Friday, May 02, 2008

Tax: what is it good for...?

Mr Angry is today turning to politics, in a vague manner, as he writes about a recent petition about removing VAT on fruit juice and smoothies.

This is what the No 10 Petition says:
"At the moment, all food (including things like hotdogs and crisps) is subject to a zero rate of tax. But people who want to make a healthy choice and buy smoothies and juices get taxed 17.5% VAT. It's a simple step, and, as more and more people get their fruit in liquid form, it could make a big difference. Our research shows that at least 500 million more portions of fruit would be consumed each year if this happened. Since we all know that eating more fruit and veg is essential to being healthier, it makes sense to help people make positive choices."

Now, we all know that VAT is controlled by the EU and, whilst our local government in Westminster has some leeway, it is still severely curtailed in what it can do.

Still, there is an interesting comment in the official reply:
Dietary based taxes were considered by Derek Wanless in 'Securing Good Health for the Whole Population' -published in 2004. The report highlights a number of difficulties of principle and practice in any attempt to use the tax system to influence diet.

So, the idea of using taxes to affect consumption throws up "a number of difficulties of principle and practice", does it?

So remind me again, what is the justification for the massive fucking taxes on cigarettes and alcohol?


Old BE said...

During the 2000 fuel protests, suddenly petrol tax wasn't to discourage use it was to pay for skoolsnospitals.

John A said...

"So remind me again, what is the justification for the massive fucking taxes on cigarettes and alcohol?'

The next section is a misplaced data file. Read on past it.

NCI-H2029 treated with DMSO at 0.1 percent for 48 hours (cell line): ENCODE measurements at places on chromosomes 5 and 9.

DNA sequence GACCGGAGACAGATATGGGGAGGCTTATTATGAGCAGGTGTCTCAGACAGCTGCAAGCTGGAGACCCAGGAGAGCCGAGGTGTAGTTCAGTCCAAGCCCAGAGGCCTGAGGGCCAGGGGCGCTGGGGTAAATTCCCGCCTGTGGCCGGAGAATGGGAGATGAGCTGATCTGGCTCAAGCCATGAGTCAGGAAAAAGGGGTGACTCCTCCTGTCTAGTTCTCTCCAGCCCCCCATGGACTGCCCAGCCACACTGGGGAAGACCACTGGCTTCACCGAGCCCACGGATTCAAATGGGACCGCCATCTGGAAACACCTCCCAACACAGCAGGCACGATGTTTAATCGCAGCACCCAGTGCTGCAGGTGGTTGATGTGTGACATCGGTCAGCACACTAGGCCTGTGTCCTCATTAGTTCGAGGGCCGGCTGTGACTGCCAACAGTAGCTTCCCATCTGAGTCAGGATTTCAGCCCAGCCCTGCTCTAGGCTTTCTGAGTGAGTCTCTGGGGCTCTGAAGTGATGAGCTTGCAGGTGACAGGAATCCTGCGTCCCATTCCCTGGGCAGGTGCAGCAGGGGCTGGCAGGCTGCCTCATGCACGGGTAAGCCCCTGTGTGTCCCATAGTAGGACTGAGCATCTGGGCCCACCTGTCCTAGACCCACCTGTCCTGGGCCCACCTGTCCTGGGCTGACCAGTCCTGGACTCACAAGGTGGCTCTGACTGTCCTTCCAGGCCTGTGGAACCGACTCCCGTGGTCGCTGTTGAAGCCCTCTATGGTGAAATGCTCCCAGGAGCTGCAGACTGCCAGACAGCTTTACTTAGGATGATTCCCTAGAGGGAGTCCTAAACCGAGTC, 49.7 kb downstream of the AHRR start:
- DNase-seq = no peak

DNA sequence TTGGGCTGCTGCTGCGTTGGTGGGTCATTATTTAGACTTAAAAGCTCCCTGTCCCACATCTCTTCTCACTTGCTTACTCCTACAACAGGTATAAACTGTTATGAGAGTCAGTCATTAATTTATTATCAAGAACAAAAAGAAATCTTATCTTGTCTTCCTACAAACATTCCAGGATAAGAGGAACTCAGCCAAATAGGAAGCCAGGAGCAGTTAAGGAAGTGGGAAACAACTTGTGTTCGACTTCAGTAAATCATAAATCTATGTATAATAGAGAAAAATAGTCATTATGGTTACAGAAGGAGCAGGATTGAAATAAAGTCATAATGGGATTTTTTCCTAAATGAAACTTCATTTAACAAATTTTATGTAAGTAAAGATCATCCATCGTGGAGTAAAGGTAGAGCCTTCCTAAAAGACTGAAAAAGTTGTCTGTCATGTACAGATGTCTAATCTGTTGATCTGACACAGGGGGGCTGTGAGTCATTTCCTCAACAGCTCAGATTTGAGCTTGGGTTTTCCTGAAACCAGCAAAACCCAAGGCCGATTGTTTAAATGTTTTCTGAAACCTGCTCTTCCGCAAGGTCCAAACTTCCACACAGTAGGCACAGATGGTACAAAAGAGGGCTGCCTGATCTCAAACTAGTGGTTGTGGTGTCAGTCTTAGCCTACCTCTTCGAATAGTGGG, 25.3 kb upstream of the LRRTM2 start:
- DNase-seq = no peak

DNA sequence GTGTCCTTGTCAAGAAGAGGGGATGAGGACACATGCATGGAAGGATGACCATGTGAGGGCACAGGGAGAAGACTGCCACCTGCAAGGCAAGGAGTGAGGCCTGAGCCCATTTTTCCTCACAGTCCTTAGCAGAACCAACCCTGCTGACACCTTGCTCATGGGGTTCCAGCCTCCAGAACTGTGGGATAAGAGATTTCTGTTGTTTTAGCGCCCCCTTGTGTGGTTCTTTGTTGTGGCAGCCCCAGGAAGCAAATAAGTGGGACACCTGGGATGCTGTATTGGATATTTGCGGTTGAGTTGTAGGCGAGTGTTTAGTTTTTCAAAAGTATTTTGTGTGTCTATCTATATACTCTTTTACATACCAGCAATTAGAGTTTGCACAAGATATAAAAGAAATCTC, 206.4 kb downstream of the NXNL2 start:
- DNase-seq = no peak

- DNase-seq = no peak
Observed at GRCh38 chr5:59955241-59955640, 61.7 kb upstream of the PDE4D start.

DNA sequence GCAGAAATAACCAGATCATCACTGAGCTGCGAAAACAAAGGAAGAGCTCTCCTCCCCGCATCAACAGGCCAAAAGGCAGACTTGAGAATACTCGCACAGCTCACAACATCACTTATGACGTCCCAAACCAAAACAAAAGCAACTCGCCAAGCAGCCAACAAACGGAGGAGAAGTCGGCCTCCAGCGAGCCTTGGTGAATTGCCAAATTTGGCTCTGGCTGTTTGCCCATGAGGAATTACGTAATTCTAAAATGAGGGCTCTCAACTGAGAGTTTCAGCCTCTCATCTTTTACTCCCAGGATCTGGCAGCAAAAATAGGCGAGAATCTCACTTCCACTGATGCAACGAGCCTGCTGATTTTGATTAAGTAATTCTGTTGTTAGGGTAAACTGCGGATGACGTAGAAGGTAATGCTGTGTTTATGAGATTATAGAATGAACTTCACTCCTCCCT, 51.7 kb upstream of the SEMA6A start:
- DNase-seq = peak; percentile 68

Oh come now. Tobacco was an easy sell as so few use it (relatively: in the US it is estimated at "less than twenty percent") and even they knew it might adversely affect health. Alcohol, we, Prohibition in the US was such a success that an incremental approach may sneak by.
sort-of related -

A lot of pubs had to close when non-smokers failed to appear after the ban

But some pubs are doing well. How? um, er, ah... by offering an area where patrons can smoke.

Anonymous said...

To paraphrase Eric Burdon:
"Tax, what is it good for?"
"Huh, Habsolutely nuthin' "

niconoclast said...

Didn't the tories raise VAT from 5%to 17%?.

Anonymous said...


They raised it from 15% to 17.5% to pay for the abolition of the poll tax.

Anonymous said...

To help politicians feel good - retail therapy

Dr Evil said...

You also pay VAT on prepared dog and cat food. So next time you buy your Felix or Pedigree chum 17.5% goes to the Gov.

They were talking about taxing fat in food and indeed junk food. Of course the food lobby was very negative as you would expect.

Sales tax was around 6%. Having a new sales tax at nearly 20% is really scandalous.

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